United States District Court, D. Minnesota
REPORT AND RECOMMENDATION
E. RAU, United States Magistrate Judge
matter is before the undersigned sua sponte on
Plaintiff Michael Abel's (“Abel”) failure to
abide by this Court's Order instructing him to provide
updated service forms. See (Order Dated Feb. 12,
2018, “Feb. 2018 Order”) [Doc. No. 36]. This
matter was referred for the resolution of pretrial matters
pursuant to 28 U.S.C. § 636(b)(1)(A) and District of
Minnesota Local Rule 72.1. For the reasons stated below, this
Court recommends that Abel's case be dismissed for
failure to prosecute.
custody in the state of Vermont-alleges that Defendant
Stephani Dayton (“Dayton”) tampered with or
otherwise interfered with Abel's use of his social media
accounts. See (Am. Compl.) [Doc. No. 14 at 1]. Abel
asserts damages of $300, 000 stemming from Dayton's
“acts of Conversion and Private Nuisance.”
See (id. at 2-3). Abel's application to
proceed in forma pauperis was granted. See
(Order Dated June 28, 2017) [Doc. No. 15]. Pursuant to its
obligations under 28 U.S.C. § 1915(d), the Court issued
a summons to Dayton on July 21, 2017. See (Summons
in a Civil Action) [Doc. No. 23]. The address provided by
Abel was that of a leasing office and not to Dayton
specifically because Abel asserted that he “ha[s] sent
mail to the listed address in the past and the [leasing
office] delivered the mail to the Defendant.”
See (Process Receipt & Return) [Doc. No. 25].
Service of process failed because the leasing office would
not release Dayton's information or otherwise forward the
summons to her. See (id.). The Court
attempted service of process two more times at the location
provided, ultimately requesting that the U.S. Marshals
Service deliver the summons and complaint. See
(Order Dated Sept. 19, 2017) [Doc. No. 30]; (Order Dated Dec.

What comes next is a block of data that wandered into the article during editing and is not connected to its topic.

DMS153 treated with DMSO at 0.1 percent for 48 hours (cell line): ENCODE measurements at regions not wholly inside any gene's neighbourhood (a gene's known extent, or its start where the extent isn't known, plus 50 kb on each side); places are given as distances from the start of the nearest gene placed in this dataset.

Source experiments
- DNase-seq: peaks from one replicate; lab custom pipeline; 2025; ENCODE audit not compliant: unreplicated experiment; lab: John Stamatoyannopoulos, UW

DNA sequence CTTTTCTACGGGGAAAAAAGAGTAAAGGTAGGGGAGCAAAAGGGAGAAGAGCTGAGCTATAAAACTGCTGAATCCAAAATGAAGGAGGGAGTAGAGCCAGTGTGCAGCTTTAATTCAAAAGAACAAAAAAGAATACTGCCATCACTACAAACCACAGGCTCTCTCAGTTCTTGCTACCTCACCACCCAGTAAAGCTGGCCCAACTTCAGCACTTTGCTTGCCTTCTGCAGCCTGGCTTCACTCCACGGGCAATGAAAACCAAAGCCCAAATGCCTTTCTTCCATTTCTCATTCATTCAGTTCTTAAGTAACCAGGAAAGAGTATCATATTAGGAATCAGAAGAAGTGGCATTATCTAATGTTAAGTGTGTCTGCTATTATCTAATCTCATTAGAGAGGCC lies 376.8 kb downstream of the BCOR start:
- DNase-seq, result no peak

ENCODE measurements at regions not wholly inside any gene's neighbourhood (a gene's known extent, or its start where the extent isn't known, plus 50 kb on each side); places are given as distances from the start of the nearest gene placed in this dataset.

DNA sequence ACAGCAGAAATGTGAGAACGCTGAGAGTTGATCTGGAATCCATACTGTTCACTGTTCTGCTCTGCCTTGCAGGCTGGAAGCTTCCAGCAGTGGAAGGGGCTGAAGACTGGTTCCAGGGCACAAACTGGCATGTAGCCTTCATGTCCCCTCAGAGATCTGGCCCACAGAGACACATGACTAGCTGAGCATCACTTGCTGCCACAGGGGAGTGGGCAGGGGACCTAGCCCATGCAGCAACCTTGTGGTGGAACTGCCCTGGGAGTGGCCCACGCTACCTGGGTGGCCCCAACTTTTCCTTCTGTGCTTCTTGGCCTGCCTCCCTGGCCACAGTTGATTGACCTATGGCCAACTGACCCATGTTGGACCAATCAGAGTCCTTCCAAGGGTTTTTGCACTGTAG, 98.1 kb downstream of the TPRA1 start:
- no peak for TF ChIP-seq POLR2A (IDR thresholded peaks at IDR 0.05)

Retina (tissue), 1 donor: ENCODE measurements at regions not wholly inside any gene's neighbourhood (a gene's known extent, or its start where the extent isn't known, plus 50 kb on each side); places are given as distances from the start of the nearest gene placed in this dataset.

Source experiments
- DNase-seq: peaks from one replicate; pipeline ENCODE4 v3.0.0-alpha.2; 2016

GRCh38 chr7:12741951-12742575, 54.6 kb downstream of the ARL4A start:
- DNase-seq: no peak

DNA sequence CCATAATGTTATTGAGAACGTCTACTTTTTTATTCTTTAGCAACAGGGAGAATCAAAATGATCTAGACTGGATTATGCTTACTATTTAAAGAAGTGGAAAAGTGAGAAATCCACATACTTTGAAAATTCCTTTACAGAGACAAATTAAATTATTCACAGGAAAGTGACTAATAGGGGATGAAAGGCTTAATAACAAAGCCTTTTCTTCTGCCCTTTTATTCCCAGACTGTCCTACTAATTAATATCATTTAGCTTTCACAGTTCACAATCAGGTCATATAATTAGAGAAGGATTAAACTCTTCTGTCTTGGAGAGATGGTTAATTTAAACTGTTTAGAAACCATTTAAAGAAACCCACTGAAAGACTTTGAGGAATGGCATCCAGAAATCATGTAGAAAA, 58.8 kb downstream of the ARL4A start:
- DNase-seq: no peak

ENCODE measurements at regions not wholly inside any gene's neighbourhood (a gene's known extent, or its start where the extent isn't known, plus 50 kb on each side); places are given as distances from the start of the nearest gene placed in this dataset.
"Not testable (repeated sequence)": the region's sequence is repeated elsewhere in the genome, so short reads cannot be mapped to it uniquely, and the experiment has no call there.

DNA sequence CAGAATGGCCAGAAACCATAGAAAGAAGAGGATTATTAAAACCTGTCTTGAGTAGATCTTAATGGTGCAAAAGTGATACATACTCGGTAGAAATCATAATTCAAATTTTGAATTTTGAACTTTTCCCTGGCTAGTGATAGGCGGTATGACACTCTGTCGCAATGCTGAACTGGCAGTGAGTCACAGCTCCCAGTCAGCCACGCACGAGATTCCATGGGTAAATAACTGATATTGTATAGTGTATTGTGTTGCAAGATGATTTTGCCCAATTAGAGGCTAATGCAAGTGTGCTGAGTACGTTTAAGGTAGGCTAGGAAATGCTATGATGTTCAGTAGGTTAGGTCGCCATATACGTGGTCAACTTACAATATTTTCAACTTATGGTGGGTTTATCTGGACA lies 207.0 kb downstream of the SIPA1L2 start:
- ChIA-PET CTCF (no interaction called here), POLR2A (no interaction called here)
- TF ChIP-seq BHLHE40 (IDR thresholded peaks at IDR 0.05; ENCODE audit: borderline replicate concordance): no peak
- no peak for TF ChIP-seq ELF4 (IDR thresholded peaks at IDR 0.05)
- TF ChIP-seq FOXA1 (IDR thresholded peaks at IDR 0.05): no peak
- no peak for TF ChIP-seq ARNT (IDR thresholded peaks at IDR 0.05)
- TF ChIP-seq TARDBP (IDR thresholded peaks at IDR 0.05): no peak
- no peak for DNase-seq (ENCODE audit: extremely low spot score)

4, 2017) [Doc. No. 33]. It became clear during these various
service attempts that Dayton cannot be reached at the address
provided. See (Process Receipt & Return) [Doc.
No. 35] (property manager of the leasing office representing
that Dayton can no longer be reached at this address).
Specifically, contrary to what was implied by Abel's
attempts at service, Dayton did not appear to live at the
apartment complex associated with the leasing office, but
merely worked there. See (id.) (stating
“Dayton no longer works at 3925-[n]ew owners have taken
over the property”).
light of the issues outlined above effectuating service of
process, this Court entered the following order:
Abel must submit new service forms to the Court on or before
March 31, 2018, updating Dayton's address. Absent a
showing of good cause, the Court will not entertain
additional motions on service. If Abel is unable to provide a
new address for Dayton on or before March 31, 2018-so the
Court may meet its service obligations under 28 U.S.C. §
1915(d)-the Court will recommend that this case be dismissed
without prejudice for failure to prosecute. Furthermore, if
the new address Abel provides does not effectuate proper
service of process on Dayton under the Federal Rules of Civil
Procedure, this Court will also recommend that Abel's
case be dismissed without prejudice for failure to prosecute.